Canadian environmentalists like to cite Germany as a model of how to reduce greenhouse gases (GHGs) without using nuclear power. Germany, they like to point out, has chosen to go with renewable energy—mainly wind and solar—as the way to meet the carbon emission reductions agreed to in the Kyoto Treaty.
They are right: Germany’s official position is indeed to bank on renewables while phasing out nuclear by 2023. But there’s a difference between an official position and its chance of fulfillment in the real world. In the case of Germany, it’s a massive difference.
Canadian greens might be interested—or if they’re from Ontario, mortified—to know that the more stridently anti-nuclear politicians in Germany are advocating new coal and gas plants as a way of warding off a certain electricity supply crisis.
That’s right, coal and gas. Germany must bring at least 12,000 megawatts of baseload electricity supply into service by 2020 (the year in which the nuclear phaseout will begin). That means they’d better start building the generating capacity now. And now that the rubber has hit the road, German politicians are beginning to realize the difficulty, if not impossibility, of plugging the gap left by nuclear’s departure with renewables.
This is due to a problem I mentioned back in June 2006. Wind generators, a big part of Germany’s renewable energy plan, are very large machines: a 1.5 megawatt General Electric wind turbine is like a Boeing 747 on a pole. You need literally hundreds of them to match the output of a single nuclear or fossil-fired generating unit.
This will require a lot of new power transmission lines. Building new transmission lines is a nightmare: you have to purchase rights of way from hundreds if not thousands of property owners, many of whom don’t want to sell. This is exactly what’s happening in Germany. According to Mark Hibbs of Platts, the anti-nuclear head of Germany’s energy planning agency admitted recently that fellow environmentalists are blocking the construction of transmission lines vital for bringing power from windmills in the north to consumers in the south.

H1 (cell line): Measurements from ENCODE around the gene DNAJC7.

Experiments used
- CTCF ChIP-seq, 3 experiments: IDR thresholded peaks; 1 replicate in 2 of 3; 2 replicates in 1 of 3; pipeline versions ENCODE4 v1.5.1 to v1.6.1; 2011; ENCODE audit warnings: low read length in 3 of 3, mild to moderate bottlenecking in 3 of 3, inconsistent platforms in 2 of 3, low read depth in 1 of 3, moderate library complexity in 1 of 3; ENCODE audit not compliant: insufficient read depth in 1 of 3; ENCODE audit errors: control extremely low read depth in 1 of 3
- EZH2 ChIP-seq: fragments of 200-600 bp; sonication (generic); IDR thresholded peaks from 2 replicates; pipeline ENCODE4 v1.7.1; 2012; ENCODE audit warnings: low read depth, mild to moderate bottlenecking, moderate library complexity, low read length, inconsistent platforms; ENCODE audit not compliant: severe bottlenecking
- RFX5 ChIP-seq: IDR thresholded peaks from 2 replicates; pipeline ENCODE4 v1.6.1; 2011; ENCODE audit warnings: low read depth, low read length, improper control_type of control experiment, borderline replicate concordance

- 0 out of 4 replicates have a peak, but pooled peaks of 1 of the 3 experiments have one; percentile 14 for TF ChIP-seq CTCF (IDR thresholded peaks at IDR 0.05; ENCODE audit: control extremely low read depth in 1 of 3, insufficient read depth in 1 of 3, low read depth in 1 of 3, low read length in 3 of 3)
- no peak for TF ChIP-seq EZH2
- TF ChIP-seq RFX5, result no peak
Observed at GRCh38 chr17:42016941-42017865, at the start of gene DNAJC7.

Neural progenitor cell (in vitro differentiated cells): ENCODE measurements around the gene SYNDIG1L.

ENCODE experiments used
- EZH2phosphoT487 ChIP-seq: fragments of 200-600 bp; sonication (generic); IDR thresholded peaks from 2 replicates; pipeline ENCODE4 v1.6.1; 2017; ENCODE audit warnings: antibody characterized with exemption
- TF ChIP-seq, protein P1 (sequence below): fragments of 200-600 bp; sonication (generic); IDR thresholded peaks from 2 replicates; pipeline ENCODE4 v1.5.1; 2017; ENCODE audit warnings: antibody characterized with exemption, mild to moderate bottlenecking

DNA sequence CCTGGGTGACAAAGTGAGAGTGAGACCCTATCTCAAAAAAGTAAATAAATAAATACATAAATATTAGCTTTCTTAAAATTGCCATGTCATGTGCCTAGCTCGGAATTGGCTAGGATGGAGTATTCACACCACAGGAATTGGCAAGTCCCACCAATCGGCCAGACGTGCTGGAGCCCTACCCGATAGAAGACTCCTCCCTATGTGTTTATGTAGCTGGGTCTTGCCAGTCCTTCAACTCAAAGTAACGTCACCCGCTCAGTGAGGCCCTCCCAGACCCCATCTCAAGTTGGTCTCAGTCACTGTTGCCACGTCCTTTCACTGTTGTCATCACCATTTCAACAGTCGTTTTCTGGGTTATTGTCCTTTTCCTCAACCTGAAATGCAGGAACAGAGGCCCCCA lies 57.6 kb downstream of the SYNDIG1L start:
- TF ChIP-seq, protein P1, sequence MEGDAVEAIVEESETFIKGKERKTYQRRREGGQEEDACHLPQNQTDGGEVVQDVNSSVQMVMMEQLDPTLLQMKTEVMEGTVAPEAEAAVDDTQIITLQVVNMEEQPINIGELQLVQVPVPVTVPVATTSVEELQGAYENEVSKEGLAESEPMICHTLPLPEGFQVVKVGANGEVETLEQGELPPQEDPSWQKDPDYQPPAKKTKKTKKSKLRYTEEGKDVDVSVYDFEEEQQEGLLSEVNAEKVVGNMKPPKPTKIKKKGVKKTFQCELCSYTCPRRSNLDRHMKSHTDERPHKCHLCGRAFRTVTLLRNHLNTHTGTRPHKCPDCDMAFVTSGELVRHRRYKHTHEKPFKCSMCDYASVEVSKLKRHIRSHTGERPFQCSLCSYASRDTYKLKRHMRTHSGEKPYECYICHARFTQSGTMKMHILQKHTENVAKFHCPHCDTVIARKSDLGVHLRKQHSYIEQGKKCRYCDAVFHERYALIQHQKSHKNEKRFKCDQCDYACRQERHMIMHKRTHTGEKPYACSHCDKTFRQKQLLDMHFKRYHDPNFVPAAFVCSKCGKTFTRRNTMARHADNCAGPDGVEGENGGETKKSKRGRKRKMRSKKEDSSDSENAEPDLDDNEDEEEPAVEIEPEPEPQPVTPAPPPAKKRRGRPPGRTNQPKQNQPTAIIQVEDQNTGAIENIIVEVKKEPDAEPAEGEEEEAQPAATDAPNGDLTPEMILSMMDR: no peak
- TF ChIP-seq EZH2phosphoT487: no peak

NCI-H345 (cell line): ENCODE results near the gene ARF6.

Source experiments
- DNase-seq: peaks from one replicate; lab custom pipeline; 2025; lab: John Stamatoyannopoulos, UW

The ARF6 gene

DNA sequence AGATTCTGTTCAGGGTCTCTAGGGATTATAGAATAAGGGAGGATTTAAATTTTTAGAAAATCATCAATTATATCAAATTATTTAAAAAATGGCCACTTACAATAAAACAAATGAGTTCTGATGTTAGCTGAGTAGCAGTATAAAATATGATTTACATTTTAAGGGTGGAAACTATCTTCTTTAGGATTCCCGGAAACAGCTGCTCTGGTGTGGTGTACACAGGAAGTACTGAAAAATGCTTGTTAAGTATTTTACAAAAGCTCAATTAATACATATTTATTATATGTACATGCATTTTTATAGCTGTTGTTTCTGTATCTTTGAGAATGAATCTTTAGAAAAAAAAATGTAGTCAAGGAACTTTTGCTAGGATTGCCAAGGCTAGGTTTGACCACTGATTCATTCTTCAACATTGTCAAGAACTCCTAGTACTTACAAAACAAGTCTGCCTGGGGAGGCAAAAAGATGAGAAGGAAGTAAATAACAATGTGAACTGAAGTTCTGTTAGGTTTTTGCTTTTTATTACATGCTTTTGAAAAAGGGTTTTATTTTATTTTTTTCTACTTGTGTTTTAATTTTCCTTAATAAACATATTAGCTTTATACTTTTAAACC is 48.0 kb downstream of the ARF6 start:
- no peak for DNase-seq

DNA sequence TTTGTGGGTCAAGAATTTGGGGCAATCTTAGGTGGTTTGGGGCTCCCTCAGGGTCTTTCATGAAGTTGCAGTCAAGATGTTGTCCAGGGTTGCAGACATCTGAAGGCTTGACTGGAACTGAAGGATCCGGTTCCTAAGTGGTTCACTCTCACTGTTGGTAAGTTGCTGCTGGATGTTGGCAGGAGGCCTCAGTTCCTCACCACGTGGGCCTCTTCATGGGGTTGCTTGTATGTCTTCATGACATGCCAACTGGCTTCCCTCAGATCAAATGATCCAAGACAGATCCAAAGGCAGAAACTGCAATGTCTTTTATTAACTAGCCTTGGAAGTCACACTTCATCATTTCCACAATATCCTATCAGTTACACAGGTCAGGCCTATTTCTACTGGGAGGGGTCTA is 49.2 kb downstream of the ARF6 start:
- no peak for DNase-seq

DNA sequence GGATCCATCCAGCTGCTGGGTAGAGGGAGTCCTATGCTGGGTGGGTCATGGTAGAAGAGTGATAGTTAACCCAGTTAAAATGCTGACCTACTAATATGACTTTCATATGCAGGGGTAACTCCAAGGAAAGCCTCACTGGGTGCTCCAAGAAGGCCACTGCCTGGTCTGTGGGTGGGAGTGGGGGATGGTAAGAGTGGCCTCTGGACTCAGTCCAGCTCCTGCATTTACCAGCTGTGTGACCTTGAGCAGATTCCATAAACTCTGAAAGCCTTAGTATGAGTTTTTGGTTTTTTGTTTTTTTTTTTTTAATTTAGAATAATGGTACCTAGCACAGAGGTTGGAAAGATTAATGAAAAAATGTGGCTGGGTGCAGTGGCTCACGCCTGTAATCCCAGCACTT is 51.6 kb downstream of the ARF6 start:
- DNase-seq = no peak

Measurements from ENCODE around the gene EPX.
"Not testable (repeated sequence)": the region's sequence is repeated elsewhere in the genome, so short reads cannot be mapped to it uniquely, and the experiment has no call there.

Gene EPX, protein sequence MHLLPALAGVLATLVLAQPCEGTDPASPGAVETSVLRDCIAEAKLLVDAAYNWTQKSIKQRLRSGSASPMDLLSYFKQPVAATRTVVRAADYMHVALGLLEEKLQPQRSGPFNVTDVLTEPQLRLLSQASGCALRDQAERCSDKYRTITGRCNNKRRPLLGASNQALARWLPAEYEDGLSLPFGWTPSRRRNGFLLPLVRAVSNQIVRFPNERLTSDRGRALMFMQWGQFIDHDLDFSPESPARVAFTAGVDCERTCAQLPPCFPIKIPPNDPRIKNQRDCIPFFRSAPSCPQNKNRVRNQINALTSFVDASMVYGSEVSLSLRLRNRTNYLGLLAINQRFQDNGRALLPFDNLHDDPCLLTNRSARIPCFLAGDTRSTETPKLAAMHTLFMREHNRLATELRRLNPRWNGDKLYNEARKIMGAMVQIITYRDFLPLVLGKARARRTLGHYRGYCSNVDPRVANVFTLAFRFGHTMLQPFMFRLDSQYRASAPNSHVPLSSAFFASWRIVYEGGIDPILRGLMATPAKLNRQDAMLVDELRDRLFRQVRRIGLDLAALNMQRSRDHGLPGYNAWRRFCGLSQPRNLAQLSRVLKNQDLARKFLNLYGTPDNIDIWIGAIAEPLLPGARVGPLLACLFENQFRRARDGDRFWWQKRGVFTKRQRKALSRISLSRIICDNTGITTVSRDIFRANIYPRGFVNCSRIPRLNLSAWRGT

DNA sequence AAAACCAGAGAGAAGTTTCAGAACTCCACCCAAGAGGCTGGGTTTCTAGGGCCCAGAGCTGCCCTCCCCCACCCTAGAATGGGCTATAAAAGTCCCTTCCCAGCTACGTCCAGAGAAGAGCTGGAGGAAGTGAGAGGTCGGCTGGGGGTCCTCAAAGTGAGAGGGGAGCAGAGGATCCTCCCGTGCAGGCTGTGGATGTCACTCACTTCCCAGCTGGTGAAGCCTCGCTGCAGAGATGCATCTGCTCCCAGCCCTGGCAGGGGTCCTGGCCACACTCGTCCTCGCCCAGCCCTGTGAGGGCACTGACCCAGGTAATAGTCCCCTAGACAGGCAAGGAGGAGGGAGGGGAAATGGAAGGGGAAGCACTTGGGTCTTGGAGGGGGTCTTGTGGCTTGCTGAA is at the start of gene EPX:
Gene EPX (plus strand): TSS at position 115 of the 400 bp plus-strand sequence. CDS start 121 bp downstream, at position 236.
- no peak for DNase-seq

So German power planners and their political bosses are scrambling to come up with a plan to keep the lights on after 2020. Hence the new enthusiasm for coal and gas. And why is coal even in that mix? Because it is both cheap and domestically available. Even German greens are beginning to understand the value of cheap, reliable power.
Meanwhile, the European Commission said on May 23 that GHG emissions from Germany’s power generation sector rose by 12 million tonnes between 2005 and 2007. In their zeal to admonish the rest of the world to meet Kyoto targets, German greens are making sure their own emissions will continue to rise.
[…] So whose approach to climate change policy is better? I have called for carbon cap and trade many times, as a way of easing industry and the public into accepting higher prices for commodities like electricity. But the critical question for anyone evaluating a cap and trade or carbon taxation scheme is what the scheme proposes to do with the revenues it brings in. In the case of electricity generation, if the proceeds go toward financing low- or zero-emission generators—and if the “low- or zero-emission” category includes nuclear power—then these scheme will achieve meaningful emission reductions. If not, the scheme is just smoke and mirrors. And, like the European Emission Trading Scheme which the premiers touted as the leading edge of emission reduction efforts, this carries the danger of building expectations that are impossible to meet. Germany is facing real embarrassment because of rising emissions after years of platitudinous pronouncements on climate policy; see article. […]